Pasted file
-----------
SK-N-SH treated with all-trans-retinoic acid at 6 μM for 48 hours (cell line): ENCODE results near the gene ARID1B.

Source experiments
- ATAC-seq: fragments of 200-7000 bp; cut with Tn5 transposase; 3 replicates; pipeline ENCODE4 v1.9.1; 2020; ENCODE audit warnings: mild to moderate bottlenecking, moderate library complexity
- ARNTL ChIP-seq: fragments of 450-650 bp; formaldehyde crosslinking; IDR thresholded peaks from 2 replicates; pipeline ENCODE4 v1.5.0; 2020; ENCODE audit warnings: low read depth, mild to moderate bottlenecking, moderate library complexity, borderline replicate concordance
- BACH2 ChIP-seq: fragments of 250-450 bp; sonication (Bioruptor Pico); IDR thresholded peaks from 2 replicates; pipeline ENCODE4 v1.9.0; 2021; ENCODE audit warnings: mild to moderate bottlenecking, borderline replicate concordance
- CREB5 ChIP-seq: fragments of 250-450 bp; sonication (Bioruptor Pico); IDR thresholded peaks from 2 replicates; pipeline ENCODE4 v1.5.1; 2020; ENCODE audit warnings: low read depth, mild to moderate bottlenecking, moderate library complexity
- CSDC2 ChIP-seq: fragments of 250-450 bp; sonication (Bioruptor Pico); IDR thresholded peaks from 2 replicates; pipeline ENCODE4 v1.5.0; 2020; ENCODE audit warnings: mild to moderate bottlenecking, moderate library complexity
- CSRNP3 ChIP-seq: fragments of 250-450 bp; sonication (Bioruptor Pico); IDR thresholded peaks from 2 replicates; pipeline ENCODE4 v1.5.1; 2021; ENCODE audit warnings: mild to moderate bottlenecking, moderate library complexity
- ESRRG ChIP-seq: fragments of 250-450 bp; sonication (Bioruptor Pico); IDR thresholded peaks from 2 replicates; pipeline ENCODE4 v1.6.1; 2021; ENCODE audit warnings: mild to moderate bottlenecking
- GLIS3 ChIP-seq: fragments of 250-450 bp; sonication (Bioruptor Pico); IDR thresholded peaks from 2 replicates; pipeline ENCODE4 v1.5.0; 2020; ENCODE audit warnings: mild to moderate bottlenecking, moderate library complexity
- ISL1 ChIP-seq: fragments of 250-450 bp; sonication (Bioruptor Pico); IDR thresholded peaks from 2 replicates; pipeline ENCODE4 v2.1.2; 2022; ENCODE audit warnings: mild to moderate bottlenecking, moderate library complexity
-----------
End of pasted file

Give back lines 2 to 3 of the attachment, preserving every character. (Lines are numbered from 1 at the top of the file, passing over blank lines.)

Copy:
Source experiments
- ATAC-seq: fragments of 200-7000 bp; cut with Tn5 transposase; 3 replicates; pipeline ENCODE4 v1.9.1; 2020; ENCODE audit warnings: mild to moderate bottlenecking, moderate library complexity